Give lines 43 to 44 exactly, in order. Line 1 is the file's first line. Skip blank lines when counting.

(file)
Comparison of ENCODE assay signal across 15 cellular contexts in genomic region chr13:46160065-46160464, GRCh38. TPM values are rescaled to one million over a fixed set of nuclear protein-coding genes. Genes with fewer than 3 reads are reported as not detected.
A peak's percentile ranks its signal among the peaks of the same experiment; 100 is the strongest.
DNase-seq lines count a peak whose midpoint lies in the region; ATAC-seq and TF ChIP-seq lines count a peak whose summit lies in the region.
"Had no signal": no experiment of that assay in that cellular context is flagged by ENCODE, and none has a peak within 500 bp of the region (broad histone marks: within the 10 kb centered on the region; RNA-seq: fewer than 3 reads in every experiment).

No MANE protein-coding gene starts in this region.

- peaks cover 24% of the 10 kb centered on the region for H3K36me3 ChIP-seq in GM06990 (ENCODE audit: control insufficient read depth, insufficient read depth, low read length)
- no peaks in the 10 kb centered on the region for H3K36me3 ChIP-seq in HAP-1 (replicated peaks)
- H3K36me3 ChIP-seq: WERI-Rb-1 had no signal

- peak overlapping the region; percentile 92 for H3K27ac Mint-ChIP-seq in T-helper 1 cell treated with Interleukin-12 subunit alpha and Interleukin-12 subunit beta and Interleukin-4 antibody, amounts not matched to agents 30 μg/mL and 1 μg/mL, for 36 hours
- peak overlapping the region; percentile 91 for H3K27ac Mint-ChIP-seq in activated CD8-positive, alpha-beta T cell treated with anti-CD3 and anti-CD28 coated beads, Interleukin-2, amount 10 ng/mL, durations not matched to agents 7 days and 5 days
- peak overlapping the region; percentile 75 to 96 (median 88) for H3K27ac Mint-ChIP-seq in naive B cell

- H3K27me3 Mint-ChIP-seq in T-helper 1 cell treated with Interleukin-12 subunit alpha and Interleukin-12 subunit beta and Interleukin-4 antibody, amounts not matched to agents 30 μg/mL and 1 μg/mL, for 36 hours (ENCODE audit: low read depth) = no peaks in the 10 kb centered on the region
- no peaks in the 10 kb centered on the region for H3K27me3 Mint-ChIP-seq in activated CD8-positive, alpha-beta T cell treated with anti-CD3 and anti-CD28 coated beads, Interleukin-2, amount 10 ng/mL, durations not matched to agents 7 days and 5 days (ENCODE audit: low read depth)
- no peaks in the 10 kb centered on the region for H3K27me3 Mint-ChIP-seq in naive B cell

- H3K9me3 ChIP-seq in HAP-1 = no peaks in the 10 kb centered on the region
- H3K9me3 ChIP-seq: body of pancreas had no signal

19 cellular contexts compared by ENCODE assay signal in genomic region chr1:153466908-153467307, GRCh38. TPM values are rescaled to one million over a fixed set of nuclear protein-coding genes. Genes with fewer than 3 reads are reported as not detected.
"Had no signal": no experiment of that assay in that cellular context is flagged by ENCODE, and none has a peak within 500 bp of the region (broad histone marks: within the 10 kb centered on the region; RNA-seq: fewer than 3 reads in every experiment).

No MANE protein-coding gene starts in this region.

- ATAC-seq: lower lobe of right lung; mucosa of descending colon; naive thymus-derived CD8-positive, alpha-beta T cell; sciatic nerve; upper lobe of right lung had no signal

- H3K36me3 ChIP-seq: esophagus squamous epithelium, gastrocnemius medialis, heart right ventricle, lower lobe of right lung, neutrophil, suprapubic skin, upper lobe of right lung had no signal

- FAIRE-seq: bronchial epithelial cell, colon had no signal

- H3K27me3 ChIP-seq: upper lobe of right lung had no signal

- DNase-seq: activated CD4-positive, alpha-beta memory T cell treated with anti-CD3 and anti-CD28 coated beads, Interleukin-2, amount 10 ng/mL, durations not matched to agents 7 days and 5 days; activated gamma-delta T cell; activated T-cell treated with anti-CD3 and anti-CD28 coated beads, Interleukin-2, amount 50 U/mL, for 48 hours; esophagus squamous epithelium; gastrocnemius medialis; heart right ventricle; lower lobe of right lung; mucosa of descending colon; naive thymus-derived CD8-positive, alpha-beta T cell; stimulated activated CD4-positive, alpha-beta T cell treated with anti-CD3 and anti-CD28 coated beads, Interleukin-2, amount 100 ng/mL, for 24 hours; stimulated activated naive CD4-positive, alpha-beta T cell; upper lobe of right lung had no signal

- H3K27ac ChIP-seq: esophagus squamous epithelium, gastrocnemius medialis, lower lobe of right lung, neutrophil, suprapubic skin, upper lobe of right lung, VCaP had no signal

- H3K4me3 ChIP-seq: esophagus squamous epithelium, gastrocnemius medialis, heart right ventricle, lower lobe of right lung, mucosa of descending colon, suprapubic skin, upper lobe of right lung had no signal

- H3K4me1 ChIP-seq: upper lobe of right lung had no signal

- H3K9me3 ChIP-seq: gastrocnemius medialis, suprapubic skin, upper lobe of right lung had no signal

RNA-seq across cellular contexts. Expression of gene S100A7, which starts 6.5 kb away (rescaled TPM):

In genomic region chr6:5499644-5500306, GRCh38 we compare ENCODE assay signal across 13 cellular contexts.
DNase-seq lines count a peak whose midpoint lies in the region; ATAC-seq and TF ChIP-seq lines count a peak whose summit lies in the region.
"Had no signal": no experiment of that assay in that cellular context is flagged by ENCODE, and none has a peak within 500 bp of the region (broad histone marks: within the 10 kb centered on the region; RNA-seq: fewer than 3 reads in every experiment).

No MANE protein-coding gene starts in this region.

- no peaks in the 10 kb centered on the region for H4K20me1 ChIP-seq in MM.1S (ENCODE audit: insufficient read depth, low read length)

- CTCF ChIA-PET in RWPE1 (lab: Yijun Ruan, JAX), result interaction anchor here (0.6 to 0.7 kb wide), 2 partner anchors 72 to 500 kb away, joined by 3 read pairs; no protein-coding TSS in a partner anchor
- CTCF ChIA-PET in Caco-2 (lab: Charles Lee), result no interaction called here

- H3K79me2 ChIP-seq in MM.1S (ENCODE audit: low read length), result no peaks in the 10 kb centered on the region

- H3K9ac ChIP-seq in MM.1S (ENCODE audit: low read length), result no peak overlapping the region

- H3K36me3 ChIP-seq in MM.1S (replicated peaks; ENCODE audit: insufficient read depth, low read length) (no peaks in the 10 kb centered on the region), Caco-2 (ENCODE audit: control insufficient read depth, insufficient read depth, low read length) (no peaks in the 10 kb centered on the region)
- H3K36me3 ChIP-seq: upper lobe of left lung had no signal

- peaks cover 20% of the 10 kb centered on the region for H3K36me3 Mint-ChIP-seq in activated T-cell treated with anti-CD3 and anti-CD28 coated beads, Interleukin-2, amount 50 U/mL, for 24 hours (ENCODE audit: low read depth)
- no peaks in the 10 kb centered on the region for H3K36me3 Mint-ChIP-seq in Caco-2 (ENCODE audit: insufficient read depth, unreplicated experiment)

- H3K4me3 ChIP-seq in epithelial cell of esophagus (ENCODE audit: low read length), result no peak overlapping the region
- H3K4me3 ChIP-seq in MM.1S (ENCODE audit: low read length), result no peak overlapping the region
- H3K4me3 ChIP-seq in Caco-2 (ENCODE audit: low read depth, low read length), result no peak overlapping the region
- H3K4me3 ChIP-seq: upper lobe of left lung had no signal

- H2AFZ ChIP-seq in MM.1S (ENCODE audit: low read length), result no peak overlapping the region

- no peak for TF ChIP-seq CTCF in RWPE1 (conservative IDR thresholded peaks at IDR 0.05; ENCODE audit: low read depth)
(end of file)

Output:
- H3K4me3 ChIP-seq in epithelial cell of esophagus (ENCODE audit: low read length), result no peak overlapping the region
- H3K4me3 ChIP-seq in MM.1S (ENCODE audit: low read length), result no peak overlapping the region